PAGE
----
The basis on which IBM's adversaries might win is not that IBM did something illegal when it switched its pension plans to what is called a cash balance scheme from what is known as a defined benefit pension arrangement. IBM has the legal right to adjust its pension plans within broad limits. Where IBM may have exceeded its legal authority is in coming up with a new scheme that was unfair. Specifically, IBM apparently didn't do all its math because the plaintiffs were able to demonstrate, undoubtedly with the help of computers and maybe even IBM computers, that the revised pension plan was particularly tough on older employees compared to younger ones. That, it turns out, is age discrimination, and the lawyers are seeking the sum they calculate is what it would take to even out the impact the new plan has on employees of all ages.
If $320 million here and $1.4 billion there seems like a lot of money, it is. But it has to be seen in perspective. Financial analysts already know that the sums involved are not monumental, at least not in terms of the kind of money IBM has.
In October, IBM earmarked $4 billion for stock buybacks. The company's board had already approved another $4 billion buyback in April, bringing the total for this year to $8 billion. If IBM uses all this money, which it most likely will not, the total cash consumed would amount to more than four times the $1.72 billion it reportedly stands to pay as a result of the retirement suit.
The point here is not that the IBM board seems pretty quick to write a check for buybacks that boost the company's earnings per share or that it suffers from acute arthritis when it has to sign a smaller check that goes to employees. That may be the case, but if what is done is in the best interest of IBM as determined by the company's directors, well, that's what corporate governance is all about. What is at issue here is what IBM says about itself as it pursues, with all the best intentions, what it sees as its strategic goals.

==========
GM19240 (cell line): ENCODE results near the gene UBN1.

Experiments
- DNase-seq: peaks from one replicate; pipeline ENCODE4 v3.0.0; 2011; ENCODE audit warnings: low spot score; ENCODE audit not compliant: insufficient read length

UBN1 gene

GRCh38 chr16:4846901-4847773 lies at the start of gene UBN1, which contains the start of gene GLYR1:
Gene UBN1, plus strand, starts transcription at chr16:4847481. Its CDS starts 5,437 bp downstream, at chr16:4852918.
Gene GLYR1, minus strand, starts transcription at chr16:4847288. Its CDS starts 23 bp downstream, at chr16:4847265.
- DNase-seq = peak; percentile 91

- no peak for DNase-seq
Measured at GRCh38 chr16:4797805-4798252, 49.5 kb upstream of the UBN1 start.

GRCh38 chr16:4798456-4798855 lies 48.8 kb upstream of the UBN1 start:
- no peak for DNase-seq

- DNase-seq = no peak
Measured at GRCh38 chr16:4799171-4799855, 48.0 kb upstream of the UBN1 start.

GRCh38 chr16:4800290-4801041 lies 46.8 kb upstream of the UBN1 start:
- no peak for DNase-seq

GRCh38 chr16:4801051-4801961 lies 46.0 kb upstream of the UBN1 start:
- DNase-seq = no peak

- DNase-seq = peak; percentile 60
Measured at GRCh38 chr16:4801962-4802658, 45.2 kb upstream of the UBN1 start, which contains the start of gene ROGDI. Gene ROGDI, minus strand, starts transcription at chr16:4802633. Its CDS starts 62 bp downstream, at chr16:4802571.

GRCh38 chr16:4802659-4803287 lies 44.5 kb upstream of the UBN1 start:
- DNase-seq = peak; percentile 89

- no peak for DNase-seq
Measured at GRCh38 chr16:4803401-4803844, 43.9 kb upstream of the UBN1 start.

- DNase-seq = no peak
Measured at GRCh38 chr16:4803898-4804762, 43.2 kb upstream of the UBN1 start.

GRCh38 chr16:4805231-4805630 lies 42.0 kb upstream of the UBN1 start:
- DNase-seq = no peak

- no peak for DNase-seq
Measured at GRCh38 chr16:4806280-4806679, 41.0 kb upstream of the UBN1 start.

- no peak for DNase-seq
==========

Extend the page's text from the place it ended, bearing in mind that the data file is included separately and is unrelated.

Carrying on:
The message seems to be that this is a different world from the old one in which IBM (and other big companies, but particularly the most prestigious ones) offered hire-to-grave security to all worthwhile employees. IBM, adjusting to the new climate, had to change. This is strikingly different from the way it used to be, a time when IBM, among other great companies, made things change and the rest of the world could at best try to imitate Big Blue and its ilk.
Microsoft, until not so long ago for sure and perhaps even now, has made life easy, in financial terms at least, for all the early employees who stuck around and many not-so-early ones and it might be doing a better job than IBM with recent and relatively recent hires.
It turns out that the only corporate employees who seem to be relatively safe when it comes to pensions are the ones in strong unions. This is not lost on the handful of IBMers who are affiliated with Alliance@IBM, local 1701 of the Communications Workers of America.
It seems unlikely that the CWA will be able to gain much ground within IBM, particularly now that the pension dispute, which might have ignited any union kindling lurking in the vast forest of IBM employees, is well on its way to some kind of resolution. If IBM ever gets unionized, it's going to be by a union in India with the right political affiliations, not a CWA local in Endicott, New York, the company's nearly abandoned founded headquarters from nine decades ago. IBM employees, from the company's beginnings as Computing-Tabulating-Recording to this very day, are more likely to believe in cow tipping than to anticipate vow tipping. They are, after all, very much like you and me.
— Hesh Wiener November 2004